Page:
TCBG Seminar

Computing Potentials of Mean Force Using the Adaptive Biasing Force Method

Dr. Jerome Henin
Equipe de chimie et biochimie theoriques
Universite Henri Poincare
Nancy, France

Wednesday, June 18, 2003
12:10 am (CT)
3269 Beckman Institute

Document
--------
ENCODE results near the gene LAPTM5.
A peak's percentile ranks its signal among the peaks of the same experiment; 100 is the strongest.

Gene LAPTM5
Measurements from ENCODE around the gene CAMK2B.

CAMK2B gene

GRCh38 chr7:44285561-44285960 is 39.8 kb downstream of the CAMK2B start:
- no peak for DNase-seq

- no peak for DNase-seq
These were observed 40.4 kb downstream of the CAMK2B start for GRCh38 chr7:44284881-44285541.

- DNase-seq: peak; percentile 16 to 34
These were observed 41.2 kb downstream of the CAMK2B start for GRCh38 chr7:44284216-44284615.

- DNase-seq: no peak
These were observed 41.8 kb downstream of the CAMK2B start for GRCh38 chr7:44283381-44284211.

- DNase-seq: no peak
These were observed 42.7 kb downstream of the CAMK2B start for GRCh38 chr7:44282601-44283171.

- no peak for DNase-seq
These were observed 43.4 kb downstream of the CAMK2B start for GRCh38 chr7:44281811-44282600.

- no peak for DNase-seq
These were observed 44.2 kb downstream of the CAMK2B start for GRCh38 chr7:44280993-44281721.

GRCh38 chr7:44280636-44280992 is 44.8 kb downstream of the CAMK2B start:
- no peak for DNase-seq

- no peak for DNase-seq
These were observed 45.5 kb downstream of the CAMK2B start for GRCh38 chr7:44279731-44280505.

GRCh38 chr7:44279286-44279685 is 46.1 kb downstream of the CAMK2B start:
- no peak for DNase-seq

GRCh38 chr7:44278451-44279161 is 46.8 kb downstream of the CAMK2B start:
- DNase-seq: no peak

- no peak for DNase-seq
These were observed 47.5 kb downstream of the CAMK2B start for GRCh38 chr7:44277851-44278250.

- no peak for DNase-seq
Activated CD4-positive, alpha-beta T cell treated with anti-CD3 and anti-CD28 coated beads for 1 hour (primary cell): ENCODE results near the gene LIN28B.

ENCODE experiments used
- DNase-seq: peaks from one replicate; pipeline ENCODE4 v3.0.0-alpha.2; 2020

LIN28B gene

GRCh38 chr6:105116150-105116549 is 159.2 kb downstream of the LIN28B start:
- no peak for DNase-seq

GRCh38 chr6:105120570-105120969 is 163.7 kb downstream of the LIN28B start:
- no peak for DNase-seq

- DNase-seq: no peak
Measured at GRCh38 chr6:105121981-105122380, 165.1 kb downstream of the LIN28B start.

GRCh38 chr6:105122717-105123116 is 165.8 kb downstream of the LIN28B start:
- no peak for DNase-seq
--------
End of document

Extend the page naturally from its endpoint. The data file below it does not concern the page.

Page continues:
Computing free energy variations along one particular degree of freedom requires an efficient sampling of phase space both along the coordinate of interest and other degrees of freedom. Several techniques were devised to achieve this, mainly by helping the system to cross free energy barriers, as in umbrella sampling. However, umbrella sampling relies on an initial guess about the free energy profile, which isn't always feasible. Other techniques constrain the selected coordinate, or decouple it form the other degrees of freedom. But then it is far from straightforward to assert that these other DOF are allowed to relax. In a nutshell, without a correct sampling, we do not know the free energy profile, and without a good estimate of this free energy profile, it is often very hard to ensure adequate sampling. The Adaptive Biasing Force (ABF) method was developed by Eric Darve and Andrew Pohorille as an attempt to solve this hen-and-egg problem. The derivative of the configurational free energy A with respect to a coordinate q can be expressed as the opposite of the average force exerted on this coordinate. The idea in ABF is to accumulate as a function on q, while applying a biasing force based on the current estimate of . Thus, the method requires no prior knowledge of the PMF. When converges towards dA/dq, the biasing force converges towards the "ideal" bias, corresponding to the opposite of the PMF. Applying this method to several test problems, the authors obtained almost homogenous sampling along q and reproduced accurately the well-known results.

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